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1Q84: Book 3 
by Haruki Murakami, translated by Philip Gabriel.
Harvill Secker, 364 pp., £14.99, October 2011, 978 1 84655 405 6
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... isn’t proud of them.) It uses the voice of a disgruntled, detached Tokyo hipster, self-raised on Kurt Vonnegut, Raymond Chandler and Dostoevsky, to tell an unlikely noir story: a nameless Boku goes in search of an old friend and a mysterious sheep on the orders of a shadowy tycoon. It’s a consciously Chandleresque set-up, which, in Murakami’s ...

Varrrroooom!

Aaron Matz: Céline, 25 March 2010

Normance 
by Louis-Ferdinand Céline, translated by Marlon Jones.
Dalkey Archive, 371 pp., £9.99, June 2009, 978 1 56478 525 1
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... novelists from Henry Miller (‘I don’t care whether he’s a Fascist … he can write’) to Kurt Vonnegut (‘every writer is in his debt’) to Philip Roth (‘Céline is my Proust!’) have declared their loyalty to his radical voice. Normance was probably unknown to these writers, but its style and ambitions would be largely familiar. We need ...

Diary

Craig Raine: In Moscow, 22 March 1990

... of guests. Jeremy Treglown is there, but where are Richard Gere and Bernardo Bertolucci? Where is Kurt Vonnegut? The bus sizzles along wet roads flanked by blackened chunks of Kendal Mint Cake and we debuss at the tiny Peredelkino church, where a service for Pasternak is to be held. The choir has not yet arrived and the church is packed and ...

Just like Mother

Theo Tait: Richard Yates, 6 February 2003

Collected Stories 
by Richard Yates.
Methuen, 474 pp., £17.99, January 2002, 0 413 77125 3
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Revolutionary Road 
by Richard Yates.
Methuen, 346 pp., £6.99, February 2001, 0 413 75710 2
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The Easter Parade 
by Richard Yates.
Methuen, 226 pp., £10, January 2003, 0 413 77202 0
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... an anti-semitic tirade. With Revolutionary Road, many of his contemporaries – including Kurt Vonnegut and William Styron – felt that he did something comparable for an entire generation; that he saw the cracks in the 1950s. In 1956, William H. Whyte Jr, a Fortune magazine journalist and Max Weber fan, published The Organisation Man, his ...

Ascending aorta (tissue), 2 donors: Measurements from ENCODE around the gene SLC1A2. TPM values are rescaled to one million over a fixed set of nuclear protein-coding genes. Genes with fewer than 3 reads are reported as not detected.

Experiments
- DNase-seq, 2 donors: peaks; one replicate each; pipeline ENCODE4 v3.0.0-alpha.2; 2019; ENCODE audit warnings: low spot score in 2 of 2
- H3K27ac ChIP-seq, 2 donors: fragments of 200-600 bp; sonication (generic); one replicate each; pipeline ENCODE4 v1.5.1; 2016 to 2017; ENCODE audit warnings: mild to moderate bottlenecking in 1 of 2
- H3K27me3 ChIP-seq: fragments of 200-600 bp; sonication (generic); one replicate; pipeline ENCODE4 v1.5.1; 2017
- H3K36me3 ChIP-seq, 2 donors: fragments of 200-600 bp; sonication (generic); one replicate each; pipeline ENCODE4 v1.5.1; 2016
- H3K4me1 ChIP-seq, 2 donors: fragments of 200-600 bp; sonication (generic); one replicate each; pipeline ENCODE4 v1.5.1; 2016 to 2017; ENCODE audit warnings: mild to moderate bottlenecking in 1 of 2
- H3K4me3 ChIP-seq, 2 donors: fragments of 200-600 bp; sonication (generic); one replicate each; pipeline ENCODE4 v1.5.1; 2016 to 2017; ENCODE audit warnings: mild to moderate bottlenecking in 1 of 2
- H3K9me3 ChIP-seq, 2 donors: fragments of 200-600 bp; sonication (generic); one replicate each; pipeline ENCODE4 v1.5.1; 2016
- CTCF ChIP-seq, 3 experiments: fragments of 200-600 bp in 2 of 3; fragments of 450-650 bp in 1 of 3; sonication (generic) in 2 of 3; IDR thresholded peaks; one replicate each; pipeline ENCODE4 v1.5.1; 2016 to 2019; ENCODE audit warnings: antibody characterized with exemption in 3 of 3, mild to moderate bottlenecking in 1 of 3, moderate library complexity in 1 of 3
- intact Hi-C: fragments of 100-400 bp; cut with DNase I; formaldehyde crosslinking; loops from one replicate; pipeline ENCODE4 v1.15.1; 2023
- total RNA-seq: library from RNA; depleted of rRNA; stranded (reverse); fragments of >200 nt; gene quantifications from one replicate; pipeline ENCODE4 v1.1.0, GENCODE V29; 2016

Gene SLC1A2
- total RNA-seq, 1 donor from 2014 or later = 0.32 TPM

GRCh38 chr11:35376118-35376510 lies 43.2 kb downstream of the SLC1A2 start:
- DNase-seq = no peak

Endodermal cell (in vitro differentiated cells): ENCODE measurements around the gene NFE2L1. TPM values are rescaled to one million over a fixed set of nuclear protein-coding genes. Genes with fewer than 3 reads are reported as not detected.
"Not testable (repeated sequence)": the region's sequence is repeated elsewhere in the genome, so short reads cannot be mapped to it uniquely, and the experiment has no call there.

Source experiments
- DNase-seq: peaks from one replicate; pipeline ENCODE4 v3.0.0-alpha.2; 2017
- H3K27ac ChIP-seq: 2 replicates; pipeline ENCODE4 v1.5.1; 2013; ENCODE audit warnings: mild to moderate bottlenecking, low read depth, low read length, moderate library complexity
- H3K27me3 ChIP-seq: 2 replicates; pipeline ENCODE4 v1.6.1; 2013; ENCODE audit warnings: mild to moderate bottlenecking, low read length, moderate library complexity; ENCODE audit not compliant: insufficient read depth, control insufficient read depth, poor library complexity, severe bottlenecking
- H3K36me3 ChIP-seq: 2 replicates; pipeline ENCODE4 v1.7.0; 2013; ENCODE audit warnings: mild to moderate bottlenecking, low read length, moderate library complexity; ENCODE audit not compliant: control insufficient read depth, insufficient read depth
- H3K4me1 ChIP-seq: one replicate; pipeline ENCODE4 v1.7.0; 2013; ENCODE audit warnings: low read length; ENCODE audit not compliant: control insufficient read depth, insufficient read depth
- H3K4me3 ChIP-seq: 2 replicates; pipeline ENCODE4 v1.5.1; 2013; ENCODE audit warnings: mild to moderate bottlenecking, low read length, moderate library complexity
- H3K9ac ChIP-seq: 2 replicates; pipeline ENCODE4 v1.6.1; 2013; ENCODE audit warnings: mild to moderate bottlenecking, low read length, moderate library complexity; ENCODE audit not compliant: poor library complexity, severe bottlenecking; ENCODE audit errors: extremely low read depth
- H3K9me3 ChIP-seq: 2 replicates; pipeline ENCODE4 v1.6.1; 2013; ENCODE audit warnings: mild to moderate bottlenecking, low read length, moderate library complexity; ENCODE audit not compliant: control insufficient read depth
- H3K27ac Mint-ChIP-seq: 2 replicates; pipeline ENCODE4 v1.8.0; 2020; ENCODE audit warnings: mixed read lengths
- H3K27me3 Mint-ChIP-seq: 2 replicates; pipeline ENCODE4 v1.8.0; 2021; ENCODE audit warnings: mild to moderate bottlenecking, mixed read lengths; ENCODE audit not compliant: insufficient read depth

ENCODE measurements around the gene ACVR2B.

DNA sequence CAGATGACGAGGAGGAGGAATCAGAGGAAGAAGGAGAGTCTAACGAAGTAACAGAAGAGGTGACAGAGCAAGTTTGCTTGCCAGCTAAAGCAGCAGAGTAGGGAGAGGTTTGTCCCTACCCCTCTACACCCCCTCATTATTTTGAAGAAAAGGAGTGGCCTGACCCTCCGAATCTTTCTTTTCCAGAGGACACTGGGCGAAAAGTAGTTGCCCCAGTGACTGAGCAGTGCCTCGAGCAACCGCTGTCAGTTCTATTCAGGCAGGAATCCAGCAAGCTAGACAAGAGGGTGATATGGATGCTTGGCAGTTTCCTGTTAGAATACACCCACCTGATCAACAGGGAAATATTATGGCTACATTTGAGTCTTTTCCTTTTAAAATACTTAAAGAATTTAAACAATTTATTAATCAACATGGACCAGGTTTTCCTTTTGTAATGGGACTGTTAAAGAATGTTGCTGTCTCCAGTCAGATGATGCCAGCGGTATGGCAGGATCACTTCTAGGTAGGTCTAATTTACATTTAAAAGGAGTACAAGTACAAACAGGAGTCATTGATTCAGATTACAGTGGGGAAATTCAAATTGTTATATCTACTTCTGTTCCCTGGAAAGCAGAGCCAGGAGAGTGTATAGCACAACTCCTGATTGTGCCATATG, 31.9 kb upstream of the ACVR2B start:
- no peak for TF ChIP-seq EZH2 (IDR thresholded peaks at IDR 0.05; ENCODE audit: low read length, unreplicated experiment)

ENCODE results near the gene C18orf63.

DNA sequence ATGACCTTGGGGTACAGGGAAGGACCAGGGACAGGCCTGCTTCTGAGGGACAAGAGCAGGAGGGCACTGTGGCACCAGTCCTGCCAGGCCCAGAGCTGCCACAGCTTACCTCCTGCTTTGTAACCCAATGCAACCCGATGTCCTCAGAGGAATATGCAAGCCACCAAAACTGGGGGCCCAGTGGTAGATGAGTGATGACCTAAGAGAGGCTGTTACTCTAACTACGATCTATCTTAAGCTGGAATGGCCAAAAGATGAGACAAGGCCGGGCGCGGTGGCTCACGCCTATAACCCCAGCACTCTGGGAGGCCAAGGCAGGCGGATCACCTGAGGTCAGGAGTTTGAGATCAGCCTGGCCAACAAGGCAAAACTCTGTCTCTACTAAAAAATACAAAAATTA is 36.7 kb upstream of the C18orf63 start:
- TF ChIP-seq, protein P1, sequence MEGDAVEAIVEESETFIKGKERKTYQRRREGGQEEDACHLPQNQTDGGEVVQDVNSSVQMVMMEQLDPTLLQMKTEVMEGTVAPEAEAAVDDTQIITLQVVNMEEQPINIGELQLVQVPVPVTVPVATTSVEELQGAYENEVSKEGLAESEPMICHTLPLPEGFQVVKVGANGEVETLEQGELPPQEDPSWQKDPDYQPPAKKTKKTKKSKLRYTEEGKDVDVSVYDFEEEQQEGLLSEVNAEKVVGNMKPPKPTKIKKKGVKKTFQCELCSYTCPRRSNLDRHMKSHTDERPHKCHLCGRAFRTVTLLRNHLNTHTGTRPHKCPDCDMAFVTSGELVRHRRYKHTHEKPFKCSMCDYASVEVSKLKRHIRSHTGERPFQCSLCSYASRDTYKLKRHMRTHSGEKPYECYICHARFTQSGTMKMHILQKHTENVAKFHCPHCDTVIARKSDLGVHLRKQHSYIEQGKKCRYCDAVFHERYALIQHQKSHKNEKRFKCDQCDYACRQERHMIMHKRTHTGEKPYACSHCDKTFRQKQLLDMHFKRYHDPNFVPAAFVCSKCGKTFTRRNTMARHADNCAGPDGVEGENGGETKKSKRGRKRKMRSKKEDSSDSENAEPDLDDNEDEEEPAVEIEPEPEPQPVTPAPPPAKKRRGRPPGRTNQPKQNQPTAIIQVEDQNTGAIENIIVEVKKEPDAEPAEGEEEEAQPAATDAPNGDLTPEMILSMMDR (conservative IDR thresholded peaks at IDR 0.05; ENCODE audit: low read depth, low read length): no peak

Comedy is murder

Thomas Powers: Joseph Heller, 8 March 2012

Just One Catch: The Passionate Life of Joseph Heller 
by Tracy Daugherty.
Robson, 548 pp., £25, September 2011, 978 1 84954 172 5
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Yossarian Slept Here: When Joseph Heller was Dad and Life was a Catch-22 
by Erica Heller.
Vintage, 272 pp., £8.99, October 2011, 978 0 09 957008 0
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... Van’s. The core included Vogel, Puzo, Friedman, Brooks and the screenwriter David Zelag Goodman. Kurt Vonnegut began to show up. Peter Matthiessen was considered but rejected for mentioning too often his membership in the Institute of Arts and Letters. ‘It’s an organisation,’ Puzo said, ‘for guys who can’t get screen deals.’ Barring ...

More than ever, and for ever

Michael Rogin: Beauvoir and Nelson Algren, 17 September 1998

Beloved Chicago Man: Letters to Nelson Algren 1947-64 
by Simone de Beauvoir, edited by Sylvie Le Bon de Beauvoir.
Gollancz, 624 pp., £25, August 1998, 0 575 06590 7
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America Day by Day 
by Simone de Beauvoir, translated by Carol Cosman.
California, 355 pp., $27.50, January 1999, 0 520 20979 6
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... Bonnie and Clyde, the Chicago Black Sox, Gregorio Cortez. Such writers as Terry Southern, Kurt Vonnegut, Studs Turkel and Russell Banks were his partisans (the last three introducing posthumous reissues of the fiction). But Nelson Algren speaks for the Forties: he did not write a major work after the Cold War defeat of the American Left and the ...

Send no postcards, take no pictures

John Redmond, 21 May 1998

One Train 
by Kenneth Koch.
Carcanet, 74 pp., £7.95, March 1997, 9781857542691
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A World where News Travelled slowly 
by Lavinia Greenlaw.
Faber, 53 pp., £6.99, January 1997, 0 571 19160 6
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A Painted Field 
by Robin Robertson.
Picador, 98 pp., £6.99, February 1997, 0 330 35059 5
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... this, I think, says something about the aesthetics of the sequence itself. It put me in mind of Kurt Vonnegut’s description of his sister, who was a painter: Alice, who was six feet tall and platinum blonde, asserted one time that she could roller-skate through a great museum like the Louvre, which she had never seen and which she wasn’t all that ...

Diary

Rebecca Solnit: In the Day of the Postman, 29 August 2013

... since folded rather than be corrupted). A short story that comes back to me over and over again is Kurt Vonnegut’s ‘Harrison Bergeron’, or one small bit of it. Since all men and women aren’t exactly created equal, in this dystopian bit of science fiction a future America makes them equal by force: ballerinas wear weights so they won’t be more ...

Reasons for Liking Tolkien

Jenny Turner: The Hobbit Habit, 15 November 2001

... in battle and transformed the experience in his writing. But did he? Among Shippey’s examples is Kurt Vonnegut’s Slaughterhouse 5 (1969). Vonnegut was a prisoner of war in Dresden during the bombardment of 1945. In Slaughterhouse 5, Billy Pilgrim is a POW at Dresden, and goes on to live an externally uneventful life ...